As a professional reader (gag me but that sounds pompous), I found that the attractive deck was especially well received by those Renaissance faire patrons who bought a ticket and were sent to the next available reader. Elsewhere in the tent, my choice to go with a non-Rider-Waite deck was generally met with suspicion and doubt from the other readers. (Because of this annoyingly widespread and wide-eyed belief in the superiority of R-W decks, I rebelled and avoided collecting R-W or any of its knockoffs until I saw a used one at Half-Price Books. Oooh, don't get me started on the lectures I used to get - from readers and non-readers - about buying used tarot decks. It's no wonder that my open-minded but ultimately skeptical self didn't last in the New Age Movement.)

I always liked this deck's vivacious Death card. Does the skellie not look a bit mid-jig? Is the reaper scythe made up of bone-clicking vertebrae? Does Death have... pigtails?!

The next deck isn't available at Amazon, and if you see it on eBay, bid with abandon. Just be sure you're bidding on this deck from 1971, and not one of the same name but no relation that came out in the 2000s.

What is the name? Oh, it's just the... TAROT DE ACUARIO.

(That's supposed to be a really dramatic reveal if you're into tarot cards. Just go along with it.)

I know I've talked about this deck on the site a few times before, but I'm too lazy to search for old posts and re-read through the rambles to find the exact bits, so here we go again:

Once upon a time in Houston there was a store called The Occult Shoppe up in the Heights. A nice couple of older witches ran it. They died. A friend of theirs reopened it. (Drama that was beyond my care-zone was afoot at the time - many people in the wand-waving community felt that others were more qualified to take over the shop, etc.) The new owner was named Charlotte, and she was tough but kind. She had a delightfully snarky brother named Mac who helped out - he died a few years after I met them - but I'm digressing away from the story that is mine to tell.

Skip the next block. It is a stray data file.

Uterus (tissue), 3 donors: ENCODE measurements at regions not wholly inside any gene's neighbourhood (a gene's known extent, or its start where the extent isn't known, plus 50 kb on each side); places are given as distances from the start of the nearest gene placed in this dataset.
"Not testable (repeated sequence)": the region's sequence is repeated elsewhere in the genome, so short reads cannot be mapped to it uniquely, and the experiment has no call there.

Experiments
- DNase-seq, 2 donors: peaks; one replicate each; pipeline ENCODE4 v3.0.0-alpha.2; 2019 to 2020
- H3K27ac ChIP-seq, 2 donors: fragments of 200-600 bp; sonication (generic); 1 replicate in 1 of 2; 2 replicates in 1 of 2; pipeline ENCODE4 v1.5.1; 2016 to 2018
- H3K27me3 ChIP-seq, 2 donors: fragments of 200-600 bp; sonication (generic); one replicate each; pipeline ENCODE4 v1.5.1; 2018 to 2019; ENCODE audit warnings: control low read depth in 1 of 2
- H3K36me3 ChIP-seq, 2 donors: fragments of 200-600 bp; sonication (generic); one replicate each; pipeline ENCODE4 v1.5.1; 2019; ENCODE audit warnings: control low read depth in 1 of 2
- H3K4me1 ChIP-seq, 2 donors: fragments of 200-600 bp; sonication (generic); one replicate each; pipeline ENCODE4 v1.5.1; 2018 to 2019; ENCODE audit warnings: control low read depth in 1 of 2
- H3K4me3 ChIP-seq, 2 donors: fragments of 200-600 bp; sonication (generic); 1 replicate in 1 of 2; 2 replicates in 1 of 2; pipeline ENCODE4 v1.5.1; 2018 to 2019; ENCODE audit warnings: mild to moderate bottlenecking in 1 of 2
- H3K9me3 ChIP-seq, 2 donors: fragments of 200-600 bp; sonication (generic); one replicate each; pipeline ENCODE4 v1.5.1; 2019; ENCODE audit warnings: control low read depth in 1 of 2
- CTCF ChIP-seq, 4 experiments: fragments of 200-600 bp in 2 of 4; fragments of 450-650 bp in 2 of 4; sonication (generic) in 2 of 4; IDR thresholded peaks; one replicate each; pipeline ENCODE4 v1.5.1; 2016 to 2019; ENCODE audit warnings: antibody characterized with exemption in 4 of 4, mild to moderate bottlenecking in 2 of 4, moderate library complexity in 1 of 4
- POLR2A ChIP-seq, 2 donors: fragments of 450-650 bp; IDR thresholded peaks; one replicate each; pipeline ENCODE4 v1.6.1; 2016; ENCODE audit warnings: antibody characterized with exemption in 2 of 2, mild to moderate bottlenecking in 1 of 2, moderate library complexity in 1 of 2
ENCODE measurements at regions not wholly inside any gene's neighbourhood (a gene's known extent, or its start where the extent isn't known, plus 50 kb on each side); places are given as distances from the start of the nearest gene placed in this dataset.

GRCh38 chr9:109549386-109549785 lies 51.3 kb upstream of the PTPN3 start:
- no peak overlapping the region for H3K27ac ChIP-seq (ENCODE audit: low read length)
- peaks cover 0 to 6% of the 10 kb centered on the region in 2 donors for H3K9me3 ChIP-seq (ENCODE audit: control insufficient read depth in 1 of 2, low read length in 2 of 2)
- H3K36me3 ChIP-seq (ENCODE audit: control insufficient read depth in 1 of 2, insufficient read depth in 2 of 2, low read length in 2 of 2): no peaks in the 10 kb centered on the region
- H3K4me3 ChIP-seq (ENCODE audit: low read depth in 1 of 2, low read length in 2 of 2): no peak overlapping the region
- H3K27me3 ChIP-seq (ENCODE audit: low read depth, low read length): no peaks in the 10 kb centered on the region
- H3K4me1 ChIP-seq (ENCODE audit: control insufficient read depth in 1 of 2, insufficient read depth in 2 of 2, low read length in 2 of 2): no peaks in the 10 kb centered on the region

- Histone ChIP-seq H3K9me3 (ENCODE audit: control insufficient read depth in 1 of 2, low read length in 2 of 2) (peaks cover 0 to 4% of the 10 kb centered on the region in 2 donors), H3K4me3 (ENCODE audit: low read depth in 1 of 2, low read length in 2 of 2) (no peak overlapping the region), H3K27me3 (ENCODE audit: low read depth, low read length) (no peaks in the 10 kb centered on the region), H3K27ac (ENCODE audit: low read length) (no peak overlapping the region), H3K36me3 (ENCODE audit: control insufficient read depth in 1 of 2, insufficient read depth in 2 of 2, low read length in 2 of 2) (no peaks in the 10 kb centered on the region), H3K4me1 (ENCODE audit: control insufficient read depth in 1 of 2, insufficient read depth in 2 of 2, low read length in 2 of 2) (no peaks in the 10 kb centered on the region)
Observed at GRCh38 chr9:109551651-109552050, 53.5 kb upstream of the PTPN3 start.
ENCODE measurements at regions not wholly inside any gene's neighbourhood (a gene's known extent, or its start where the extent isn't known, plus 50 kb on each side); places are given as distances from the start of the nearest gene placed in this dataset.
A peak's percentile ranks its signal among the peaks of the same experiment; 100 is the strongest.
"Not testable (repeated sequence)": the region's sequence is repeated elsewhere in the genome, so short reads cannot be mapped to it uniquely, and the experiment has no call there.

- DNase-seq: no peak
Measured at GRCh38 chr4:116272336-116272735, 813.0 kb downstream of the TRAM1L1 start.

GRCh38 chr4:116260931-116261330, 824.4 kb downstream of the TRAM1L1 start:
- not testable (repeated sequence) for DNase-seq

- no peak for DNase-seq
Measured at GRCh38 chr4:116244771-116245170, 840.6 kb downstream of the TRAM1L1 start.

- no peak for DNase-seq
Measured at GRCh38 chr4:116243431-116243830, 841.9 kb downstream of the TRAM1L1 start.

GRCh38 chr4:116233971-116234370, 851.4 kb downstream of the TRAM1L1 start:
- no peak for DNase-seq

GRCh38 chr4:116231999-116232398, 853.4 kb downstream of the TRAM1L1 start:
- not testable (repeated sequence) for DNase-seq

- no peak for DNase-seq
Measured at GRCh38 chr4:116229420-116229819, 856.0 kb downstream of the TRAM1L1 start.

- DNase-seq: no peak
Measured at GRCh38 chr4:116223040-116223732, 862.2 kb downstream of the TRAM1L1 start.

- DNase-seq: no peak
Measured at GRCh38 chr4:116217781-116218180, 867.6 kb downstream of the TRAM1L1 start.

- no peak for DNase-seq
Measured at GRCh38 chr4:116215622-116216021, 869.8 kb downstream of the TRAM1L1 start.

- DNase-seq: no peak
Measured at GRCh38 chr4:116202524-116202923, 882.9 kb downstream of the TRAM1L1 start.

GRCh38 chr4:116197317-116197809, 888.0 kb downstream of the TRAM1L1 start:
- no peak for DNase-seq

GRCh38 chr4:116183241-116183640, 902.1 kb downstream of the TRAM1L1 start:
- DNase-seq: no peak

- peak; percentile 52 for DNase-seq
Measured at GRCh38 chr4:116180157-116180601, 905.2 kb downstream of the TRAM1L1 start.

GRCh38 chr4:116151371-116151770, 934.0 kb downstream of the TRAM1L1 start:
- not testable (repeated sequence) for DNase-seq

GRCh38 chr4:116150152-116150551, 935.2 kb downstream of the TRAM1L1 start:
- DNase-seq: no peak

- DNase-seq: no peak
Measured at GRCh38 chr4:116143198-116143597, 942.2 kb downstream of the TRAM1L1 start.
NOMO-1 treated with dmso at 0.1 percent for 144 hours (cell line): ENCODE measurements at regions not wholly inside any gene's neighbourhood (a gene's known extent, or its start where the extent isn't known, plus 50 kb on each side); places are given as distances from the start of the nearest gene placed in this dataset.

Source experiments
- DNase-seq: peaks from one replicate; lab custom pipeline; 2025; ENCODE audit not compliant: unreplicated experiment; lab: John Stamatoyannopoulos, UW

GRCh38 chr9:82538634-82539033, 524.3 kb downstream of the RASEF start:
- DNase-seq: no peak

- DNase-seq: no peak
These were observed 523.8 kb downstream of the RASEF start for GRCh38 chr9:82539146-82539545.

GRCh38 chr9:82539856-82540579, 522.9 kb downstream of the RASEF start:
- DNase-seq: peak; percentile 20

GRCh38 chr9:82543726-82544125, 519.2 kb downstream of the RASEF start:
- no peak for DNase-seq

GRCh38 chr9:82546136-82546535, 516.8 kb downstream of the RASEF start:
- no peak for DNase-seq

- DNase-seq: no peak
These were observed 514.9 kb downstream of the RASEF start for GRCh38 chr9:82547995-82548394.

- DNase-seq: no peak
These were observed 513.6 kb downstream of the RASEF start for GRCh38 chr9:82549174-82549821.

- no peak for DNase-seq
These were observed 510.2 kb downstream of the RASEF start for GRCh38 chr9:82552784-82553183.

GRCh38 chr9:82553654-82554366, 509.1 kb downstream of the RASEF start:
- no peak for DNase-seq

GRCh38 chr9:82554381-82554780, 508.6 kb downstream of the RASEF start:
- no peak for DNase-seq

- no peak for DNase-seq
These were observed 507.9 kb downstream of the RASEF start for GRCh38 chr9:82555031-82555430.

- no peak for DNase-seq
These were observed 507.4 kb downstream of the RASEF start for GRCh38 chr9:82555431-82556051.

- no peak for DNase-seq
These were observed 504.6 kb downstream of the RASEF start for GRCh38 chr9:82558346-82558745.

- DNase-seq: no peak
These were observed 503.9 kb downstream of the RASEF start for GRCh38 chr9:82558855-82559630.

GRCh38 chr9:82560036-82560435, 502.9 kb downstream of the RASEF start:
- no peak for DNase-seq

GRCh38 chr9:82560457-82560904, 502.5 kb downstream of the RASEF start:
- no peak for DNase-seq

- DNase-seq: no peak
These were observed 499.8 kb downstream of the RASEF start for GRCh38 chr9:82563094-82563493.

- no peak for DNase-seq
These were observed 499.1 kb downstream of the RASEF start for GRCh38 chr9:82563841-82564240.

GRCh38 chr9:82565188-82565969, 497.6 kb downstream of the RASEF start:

I went to see Charlotte all the time (as many people did). The funky little store was a haven in a time when glossy, bright new age stores were popping up all over town. If you wanted a Tibetan singing bowl and the latest Shirley MacLaine paperback, you could go to a half-dozen places, but if you wanted something that looked like it came in on the night train straight from Marie Laveau's hope chest, you went to Charlotte.

One day I popped into the shop (I lived a walkable few streets away, but I wasn't one to walk in the Heights) just to see what was new. That's when I saw the Tarot de Acuario. Two copies, actually. The boxes were already nearly twenty years old and looked a bit musty, and the card designs were just weird. Charlotte said she had "a Mexican guy" who came to the States with items he found in the dusty corners of his home county from time to time, and he'd just brought these. She was keeping one for herself and had two for sale.

I bought one, then a few days later bought the remaining one for a friend's birthday. (I want to say the decks were perhaps $40 each, but I'd have to check that old WP file. All I remember is that it was enough of a fortune in those lean days that it qualified as a very nice gift, not even counting the subsequent months I spent with a Spanish dictionary next to me, attempting to translate the accompanying book. Charlotte and my friend both got a stack of dot-matrix pages.)

So, if Google has brought you here because you're looking for a copy of the elusive Tarot de Acuario, feel free to be sick/amazed/indifferent right now that I once stood in the presence of three: Charlotte's copy, my copy, and the copy I gave away.

Charlotte eventually bowed to new age tides, rebranded the store as "Charlotte's Mystical Web," and - last I heard - was leasing out a strip mall space by the Katy Freeway. (Apparently it didn't work out.) I haven't even flown through Houston in many years, so if you're looking for the deck, find someone who was into Houston's metaphysical scene back then, and follow the trail. (Because I don't plan to sell mine unless you're Bill Gates and you're drunk.)

The Tarot de Acuario isn't a traditional deck by any definition. But how can you not love a Mexican science fiction-themed deck from the psychadelic era?